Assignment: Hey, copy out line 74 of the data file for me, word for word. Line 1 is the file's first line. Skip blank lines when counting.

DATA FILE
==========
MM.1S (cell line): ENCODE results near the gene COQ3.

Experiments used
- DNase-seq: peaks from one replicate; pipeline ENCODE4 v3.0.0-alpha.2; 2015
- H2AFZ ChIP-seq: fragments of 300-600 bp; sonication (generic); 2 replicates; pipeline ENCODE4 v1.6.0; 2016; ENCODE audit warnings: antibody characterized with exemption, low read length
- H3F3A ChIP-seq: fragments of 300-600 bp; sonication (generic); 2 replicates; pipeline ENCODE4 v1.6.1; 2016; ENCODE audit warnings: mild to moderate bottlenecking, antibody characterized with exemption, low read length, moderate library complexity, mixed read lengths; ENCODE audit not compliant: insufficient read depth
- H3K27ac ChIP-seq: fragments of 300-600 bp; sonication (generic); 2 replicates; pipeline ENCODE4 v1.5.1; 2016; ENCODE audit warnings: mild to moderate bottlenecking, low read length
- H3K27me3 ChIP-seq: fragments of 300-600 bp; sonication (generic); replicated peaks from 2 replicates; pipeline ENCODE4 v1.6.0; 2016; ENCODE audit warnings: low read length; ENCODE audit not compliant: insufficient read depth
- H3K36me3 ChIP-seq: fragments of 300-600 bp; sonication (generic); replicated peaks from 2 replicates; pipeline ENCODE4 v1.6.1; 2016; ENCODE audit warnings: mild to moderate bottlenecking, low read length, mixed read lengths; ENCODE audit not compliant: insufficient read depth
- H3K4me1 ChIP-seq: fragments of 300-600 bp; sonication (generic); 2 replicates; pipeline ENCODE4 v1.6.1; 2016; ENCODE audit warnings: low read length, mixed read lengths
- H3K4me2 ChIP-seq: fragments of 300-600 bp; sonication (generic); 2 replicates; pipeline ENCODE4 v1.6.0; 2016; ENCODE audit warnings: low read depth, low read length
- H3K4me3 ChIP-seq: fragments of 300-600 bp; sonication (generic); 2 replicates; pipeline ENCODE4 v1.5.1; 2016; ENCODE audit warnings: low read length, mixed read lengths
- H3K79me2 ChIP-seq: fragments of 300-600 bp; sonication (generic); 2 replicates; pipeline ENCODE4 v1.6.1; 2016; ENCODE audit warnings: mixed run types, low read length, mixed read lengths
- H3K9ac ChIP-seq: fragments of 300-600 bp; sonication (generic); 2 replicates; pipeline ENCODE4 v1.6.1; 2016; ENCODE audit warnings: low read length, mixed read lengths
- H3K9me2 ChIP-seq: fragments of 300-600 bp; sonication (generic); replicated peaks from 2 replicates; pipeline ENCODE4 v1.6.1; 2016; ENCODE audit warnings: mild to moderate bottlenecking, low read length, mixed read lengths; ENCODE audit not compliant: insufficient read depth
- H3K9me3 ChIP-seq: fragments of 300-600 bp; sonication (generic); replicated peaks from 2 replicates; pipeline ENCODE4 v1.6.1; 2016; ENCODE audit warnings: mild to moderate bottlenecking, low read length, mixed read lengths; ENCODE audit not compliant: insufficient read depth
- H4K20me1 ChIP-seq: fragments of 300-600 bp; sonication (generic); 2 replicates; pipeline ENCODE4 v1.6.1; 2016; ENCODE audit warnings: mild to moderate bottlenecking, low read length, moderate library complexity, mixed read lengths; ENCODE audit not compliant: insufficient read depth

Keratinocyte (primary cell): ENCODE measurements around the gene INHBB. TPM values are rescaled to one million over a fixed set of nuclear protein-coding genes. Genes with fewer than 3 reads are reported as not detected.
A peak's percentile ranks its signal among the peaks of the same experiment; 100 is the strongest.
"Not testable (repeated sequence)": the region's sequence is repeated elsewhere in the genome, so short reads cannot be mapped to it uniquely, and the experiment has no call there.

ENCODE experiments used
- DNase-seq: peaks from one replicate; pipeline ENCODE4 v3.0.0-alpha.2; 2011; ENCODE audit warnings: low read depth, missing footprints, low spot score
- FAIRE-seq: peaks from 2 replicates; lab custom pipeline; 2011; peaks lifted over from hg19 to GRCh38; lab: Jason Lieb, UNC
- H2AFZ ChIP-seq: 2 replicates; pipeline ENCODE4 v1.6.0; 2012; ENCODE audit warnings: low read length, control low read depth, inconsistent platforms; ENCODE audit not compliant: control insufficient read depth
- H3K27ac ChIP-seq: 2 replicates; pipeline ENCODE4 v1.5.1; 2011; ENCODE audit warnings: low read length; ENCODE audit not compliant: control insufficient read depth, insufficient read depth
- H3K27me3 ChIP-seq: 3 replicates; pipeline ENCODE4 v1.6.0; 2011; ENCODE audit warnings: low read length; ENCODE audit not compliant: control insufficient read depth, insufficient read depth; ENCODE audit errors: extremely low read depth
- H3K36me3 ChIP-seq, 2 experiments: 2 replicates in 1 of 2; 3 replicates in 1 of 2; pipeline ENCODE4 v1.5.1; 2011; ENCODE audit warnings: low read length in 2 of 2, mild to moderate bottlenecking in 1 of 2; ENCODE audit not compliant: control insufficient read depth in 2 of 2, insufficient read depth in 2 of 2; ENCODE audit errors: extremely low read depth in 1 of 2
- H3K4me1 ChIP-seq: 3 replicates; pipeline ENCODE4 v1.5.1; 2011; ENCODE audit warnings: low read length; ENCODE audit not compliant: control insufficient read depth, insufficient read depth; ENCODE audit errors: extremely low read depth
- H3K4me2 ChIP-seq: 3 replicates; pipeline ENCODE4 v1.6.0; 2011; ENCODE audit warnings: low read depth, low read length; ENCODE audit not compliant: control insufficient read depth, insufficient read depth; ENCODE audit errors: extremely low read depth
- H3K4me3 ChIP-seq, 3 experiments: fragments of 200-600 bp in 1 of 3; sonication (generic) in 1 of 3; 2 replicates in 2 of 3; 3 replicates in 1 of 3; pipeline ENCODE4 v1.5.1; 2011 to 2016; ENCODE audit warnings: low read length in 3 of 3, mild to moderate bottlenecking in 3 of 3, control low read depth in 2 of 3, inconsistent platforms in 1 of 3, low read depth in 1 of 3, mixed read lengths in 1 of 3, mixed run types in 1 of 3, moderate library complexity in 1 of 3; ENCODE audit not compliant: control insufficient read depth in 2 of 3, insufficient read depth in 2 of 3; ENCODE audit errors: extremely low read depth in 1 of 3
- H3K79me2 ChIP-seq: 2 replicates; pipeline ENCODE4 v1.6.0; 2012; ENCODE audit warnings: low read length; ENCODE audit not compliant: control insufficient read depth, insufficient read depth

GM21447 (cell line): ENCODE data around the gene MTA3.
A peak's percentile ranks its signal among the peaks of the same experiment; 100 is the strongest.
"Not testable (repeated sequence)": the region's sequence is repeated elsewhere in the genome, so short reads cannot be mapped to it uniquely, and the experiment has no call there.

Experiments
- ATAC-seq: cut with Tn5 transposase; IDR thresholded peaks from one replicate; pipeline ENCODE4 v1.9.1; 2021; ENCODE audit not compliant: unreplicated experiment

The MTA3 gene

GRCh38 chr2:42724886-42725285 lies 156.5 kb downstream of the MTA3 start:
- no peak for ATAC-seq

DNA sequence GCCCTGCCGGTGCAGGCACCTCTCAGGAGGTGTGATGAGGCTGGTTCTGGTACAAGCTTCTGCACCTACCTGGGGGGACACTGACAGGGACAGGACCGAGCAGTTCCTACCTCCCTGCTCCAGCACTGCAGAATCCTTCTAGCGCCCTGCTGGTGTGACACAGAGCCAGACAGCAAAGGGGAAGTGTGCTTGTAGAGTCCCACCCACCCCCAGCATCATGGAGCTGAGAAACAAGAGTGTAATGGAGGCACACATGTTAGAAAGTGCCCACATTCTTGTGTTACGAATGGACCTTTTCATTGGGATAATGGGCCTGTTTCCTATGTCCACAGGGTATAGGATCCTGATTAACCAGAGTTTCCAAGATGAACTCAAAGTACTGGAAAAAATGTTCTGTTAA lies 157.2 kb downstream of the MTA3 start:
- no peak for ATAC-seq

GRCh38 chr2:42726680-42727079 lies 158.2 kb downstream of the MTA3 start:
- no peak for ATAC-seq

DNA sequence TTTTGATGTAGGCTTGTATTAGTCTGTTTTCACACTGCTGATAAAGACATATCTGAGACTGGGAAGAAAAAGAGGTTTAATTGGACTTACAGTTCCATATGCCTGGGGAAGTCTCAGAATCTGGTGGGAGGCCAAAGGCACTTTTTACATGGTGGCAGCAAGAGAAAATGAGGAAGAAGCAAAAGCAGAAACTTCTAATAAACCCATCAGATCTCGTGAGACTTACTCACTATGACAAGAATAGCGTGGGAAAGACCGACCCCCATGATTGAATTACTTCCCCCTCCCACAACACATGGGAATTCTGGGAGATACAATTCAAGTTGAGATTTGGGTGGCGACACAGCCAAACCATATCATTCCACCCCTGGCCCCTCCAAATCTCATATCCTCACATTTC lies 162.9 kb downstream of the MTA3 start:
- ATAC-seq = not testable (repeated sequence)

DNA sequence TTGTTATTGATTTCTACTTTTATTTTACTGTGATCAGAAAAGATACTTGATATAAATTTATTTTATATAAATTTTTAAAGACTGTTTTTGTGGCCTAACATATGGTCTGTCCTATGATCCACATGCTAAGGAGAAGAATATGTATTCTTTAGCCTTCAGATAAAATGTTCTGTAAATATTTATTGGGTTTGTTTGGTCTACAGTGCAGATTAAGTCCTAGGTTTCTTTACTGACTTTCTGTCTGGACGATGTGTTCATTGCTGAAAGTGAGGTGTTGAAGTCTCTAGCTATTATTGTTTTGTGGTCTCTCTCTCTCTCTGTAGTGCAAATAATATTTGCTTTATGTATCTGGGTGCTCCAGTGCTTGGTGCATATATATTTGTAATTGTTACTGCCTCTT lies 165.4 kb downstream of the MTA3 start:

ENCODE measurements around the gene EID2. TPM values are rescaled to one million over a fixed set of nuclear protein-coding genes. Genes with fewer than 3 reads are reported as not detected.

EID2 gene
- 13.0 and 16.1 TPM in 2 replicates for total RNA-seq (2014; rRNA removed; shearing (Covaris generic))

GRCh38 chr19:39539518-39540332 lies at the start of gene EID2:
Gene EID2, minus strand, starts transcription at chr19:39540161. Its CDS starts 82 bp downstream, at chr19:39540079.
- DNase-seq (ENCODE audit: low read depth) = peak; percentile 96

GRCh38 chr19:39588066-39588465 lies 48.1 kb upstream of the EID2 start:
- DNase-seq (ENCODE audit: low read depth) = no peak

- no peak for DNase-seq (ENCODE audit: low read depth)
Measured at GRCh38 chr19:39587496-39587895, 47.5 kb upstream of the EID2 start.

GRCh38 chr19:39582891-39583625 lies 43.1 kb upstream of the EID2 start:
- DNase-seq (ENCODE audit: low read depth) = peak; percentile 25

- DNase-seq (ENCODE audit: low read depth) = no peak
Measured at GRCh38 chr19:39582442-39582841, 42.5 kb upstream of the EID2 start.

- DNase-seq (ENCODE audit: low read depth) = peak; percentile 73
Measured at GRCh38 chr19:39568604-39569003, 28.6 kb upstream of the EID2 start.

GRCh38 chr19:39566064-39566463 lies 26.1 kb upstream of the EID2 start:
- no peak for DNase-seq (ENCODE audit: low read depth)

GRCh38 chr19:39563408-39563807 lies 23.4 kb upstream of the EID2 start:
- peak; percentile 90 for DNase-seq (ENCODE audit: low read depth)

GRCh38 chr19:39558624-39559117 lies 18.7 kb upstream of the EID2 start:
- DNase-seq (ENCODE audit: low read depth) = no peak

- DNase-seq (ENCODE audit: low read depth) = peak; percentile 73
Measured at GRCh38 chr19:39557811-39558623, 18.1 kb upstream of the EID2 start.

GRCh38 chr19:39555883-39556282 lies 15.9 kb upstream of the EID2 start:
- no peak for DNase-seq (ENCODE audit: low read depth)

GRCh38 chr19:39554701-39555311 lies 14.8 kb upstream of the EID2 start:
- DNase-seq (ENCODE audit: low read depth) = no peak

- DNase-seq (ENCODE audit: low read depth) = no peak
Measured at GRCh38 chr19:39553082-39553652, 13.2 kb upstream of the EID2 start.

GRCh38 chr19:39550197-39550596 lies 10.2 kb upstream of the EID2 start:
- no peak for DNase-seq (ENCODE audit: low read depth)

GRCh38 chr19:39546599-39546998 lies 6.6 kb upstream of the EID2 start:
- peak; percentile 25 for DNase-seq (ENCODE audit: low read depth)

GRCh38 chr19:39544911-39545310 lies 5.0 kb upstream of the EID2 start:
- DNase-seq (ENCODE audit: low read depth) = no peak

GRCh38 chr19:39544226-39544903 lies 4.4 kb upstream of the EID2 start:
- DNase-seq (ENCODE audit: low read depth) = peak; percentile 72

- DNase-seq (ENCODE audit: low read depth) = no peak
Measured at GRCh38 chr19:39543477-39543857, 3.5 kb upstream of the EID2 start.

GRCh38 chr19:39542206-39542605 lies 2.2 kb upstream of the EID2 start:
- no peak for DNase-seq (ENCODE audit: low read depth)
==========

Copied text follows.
- DNase-seq (ENCODE audit: low read depth) = no peak